Habitat

Outdoors, Norway rats live in fields, farmlands and in structures. These rats frequently burrow in soil near riverbanks, in garbage and woodpiles, and under concrete slabs. Indoors, Norway rats often nest in basements, piles of debris or undisturbed materials. Rodents can gain entry to a home or business through a hole the size of a quarter.

Threats

Norway rats can cause damage to structures through their gnawing and eating. These rats are also vectors of diseases including plague, jaundice, rat-bite fever, cowpox virus, trichinosis and salmonellosis. In addition, Norway rats can contaminate food and introduce fleas into a home or business.

Prevention

Norway rats are often drawn to piles of wood, so homeowners should keep firewood stored well away from the structure and remove debris piles to reduce nesting spots. Norway rats can enter structures when there are openings ½” in size (size of a quarter). Seal openings and door thresholds to this level. Eliminate sources of moisture, especially in crawl spaces and basements, to get rid of Norway rats. It’s also important to occasionally inspect for signs of a Norway rat infestation, including rodent droppings, gnaw marks, damaged goods and greasy rub marks caused by their oily fur.

Roof Rat

Roof-Rat
Color: Brown with black intermixed; gray, white or black underside
Legs: 4
Shape: Long and thin with scaly tail; large ears and eyes
Size: 6 – 8 inches in length (16 inches long with tail)
Region: Coastal states and the southern third of the U.S are the most common locations but may be transported further north

Habits

Roof rats are primarily nocturnal. They live in colonies and prefer to nest in upper parts of structures or in trees. They forage for food in groups of up to ten and tend to return to the same food source time after time. Roof rats often follow the same pathway between their nest and food. Their runways will be free of debris and may also have dark rub marks where their fur makes contact.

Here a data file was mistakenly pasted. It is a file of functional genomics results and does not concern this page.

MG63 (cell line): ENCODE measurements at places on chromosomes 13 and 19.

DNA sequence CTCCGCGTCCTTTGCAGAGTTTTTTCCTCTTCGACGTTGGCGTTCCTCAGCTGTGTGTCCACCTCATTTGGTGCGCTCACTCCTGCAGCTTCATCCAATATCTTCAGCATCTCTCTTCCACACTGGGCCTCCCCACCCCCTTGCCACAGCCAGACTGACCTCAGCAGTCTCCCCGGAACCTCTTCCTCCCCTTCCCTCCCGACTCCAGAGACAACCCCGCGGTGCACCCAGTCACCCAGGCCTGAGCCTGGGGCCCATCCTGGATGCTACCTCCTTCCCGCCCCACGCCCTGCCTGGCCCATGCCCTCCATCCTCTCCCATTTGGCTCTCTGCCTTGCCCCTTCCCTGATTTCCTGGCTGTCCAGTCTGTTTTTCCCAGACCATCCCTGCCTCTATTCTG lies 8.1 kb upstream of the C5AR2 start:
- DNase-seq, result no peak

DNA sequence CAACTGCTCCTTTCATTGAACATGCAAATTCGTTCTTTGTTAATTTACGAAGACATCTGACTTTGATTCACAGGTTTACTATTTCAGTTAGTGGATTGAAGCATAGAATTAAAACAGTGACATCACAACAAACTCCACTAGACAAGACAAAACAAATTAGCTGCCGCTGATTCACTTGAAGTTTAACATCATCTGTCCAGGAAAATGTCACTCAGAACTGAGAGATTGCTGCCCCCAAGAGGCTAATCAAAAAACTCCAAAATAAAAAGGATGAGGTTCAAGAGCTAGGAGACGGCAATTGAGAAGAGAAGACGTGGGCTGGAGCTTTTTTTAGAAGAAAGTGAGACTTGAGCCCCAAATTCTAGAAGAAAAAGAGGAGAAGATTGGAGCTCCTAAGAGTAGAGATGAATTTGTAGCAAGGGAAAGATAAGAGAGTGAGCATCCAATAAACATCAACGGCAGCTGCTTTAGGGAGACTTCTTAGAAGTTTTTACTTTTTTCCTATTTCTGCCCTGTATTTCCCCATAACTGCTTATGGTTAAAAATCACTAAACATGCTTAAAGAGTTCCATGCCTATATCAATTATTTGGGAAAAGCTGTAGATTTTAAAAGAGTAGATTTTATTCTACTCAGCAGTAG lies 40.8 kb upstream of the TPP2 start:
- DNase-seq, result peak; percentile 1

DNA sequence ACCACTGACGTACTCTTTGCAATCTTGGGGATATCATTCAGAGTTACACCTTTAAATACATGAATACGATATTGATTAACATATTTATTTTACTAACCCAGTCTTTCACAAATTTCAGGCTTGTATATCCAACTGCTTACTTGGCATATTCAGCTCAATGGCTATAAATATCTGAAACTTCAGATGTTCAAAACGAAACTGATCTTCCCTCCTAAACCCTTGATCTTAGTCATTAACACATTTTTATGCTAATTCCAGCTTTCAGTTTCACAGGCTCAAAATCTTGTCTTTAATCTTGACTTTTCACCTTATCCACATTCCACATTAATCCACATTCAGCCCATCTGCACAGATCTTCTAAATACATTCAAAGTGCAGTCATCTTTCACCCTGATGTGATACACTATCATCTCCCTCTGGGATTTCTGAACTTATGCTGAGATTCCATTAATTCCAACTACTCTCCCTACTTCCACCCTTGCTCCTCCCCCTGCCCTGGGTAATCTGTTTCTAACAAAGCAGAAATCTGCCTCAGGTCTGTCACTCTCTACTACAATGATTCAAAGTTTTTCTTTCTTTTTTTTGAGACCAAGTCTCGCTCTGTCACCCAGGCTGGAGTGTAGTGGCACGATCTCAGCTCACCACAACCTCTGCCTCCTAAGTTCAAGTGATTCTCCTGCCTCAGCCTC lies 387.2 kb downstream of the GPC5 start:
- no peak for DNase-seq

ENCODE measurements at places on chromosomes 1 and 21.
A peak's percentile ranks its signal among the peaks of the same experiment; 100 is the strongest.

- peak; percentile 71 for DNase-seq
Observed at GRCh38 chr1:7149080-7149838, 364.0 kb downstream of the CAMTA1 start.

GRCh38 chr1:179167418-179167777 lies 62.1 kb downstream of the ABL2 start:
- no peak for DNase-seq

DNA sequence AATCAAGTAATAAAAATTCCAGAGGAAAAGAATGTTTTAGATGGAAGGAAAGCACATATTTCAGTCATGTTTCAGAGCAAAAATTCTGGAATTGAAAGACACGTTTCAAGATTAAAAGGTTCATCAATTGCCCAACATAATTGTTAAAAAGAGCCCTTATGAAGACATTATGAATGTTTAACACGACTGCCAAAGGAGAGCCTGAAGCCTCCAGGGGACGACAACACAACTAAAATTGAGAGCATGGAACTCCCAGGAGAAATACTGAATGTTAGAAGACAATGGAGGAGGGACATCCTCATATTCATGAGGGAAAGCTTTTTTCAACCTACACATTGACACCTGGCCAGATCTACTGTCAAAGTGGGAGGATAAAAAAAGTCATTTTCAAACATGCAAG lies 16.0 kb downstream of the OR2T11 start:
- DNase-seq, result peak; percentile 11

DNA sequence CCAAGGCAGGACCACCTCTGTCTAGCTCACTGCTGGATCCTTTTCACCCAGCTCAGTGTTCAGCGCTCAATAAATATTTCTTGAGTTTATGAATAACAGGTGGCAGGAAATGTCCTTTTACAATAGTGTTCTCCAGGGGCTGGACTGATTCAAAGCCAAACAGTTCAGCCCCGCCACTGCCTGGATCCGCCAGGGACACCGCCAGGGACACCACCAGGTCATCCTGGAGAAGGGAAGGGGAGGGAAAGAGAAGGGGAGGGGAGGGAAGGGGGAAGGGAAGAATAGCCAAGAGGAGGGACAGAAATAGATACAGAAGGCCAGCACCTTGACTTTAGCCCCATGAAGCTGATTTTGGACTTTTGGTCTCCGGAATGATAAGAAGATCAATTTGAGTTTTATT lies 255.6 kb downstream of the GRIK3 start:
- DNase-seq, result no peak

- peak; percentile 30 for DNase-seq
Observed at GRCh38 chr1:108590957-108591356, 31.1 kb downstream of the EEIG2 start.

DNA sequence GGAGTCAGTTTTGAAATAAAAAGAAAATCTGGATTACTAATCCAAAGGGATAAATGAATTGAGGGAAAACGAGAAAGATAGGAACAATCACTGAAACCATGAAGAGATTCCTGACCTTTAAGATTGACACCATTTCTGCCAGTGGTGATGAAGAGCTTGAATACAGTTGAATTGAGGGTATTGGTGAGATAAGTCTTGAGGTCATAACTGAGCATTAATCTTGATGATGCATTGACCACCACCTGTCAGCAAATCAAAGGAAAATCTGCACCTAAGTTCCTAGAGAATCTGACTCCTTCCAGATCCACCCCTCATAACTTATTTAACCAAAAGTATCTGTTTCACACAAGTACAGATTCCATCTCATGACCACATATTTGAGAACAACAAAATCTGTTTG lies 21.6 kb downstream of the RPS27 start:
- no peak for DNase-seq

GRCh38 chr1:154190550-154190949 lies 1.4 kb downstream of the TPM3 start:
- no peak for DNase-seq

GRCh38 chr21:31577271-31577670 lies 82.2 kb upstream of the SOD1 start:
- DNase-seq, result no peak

Habitat

Roof rats live in colonies and prefer to nest in the upper parts of buildings. They can also be found under, in and around structures.

Threats

Historically, roof rats and their fleas have been associated with bubonic plague. Roof rats can also spread typhus, jaundice, rat-bite fever, trichinosis and salmonellosis. They can also carry fleas and mites.

Prevention

To get rid of roof rats and prevent them from entering a structure or home, seal up any holes or cracks larger than a quarter. It is important to conduct sealing efforts both at ground level and roof line since these rats are excellent climbers. Keep trees and shrubs trimmed away from the structure and cut back limbs overhanging the roof. Roof rats are drawn to any accessible food sources, so clean up fruit that may fall from trees and keep garbage in tightly covered receptacles. It’s also important to regularly inspect the property and home for signs of a roof rat infestation, including rodent droppings, gnaw marks, damaged goods and greasy rub marks from their oily fur.